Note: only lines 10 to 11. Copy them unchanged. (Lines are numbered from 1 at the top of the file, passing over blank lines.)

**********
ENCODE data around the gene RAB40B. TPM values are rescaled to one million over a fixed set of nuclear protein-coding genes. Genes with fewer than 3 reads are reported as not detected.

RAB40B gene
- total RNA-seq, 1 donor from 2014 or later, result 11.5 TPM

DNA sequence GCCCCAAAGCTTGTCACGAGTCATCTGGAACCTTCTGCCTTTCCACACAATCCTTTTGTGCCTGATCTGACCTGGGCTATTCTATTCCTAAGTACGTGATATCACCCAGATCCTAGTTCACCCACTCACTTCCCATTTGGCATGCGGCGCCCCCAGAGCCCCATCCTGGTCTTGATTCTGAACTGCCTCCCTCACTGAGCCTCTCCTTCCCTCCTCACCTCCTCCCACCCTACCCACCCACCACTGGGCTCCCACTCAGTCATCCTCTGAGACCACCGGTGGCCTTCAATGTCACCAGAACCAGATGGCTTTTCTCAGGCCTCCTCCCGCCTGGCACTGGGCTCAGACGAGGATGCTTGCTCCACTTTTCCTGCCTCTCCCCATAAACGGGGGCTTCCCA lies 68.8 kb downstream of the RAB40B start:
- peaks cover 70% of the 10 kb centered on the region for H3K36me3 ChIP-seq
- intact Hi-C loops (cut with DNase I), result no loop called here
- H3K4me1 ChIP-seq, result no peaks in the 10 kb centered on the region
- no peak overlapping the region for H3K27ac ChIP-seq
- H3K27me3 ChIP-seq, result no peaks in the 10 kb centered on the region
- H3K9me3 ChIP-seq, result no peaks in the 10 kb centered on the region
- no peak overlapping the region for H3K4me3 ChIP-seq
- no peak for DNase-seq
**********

- H3K9me3 ChIP-seq, result no peaks in the 10 kb centered on the region
- no peak overlapping the region for H3K4me3 ChIP-seq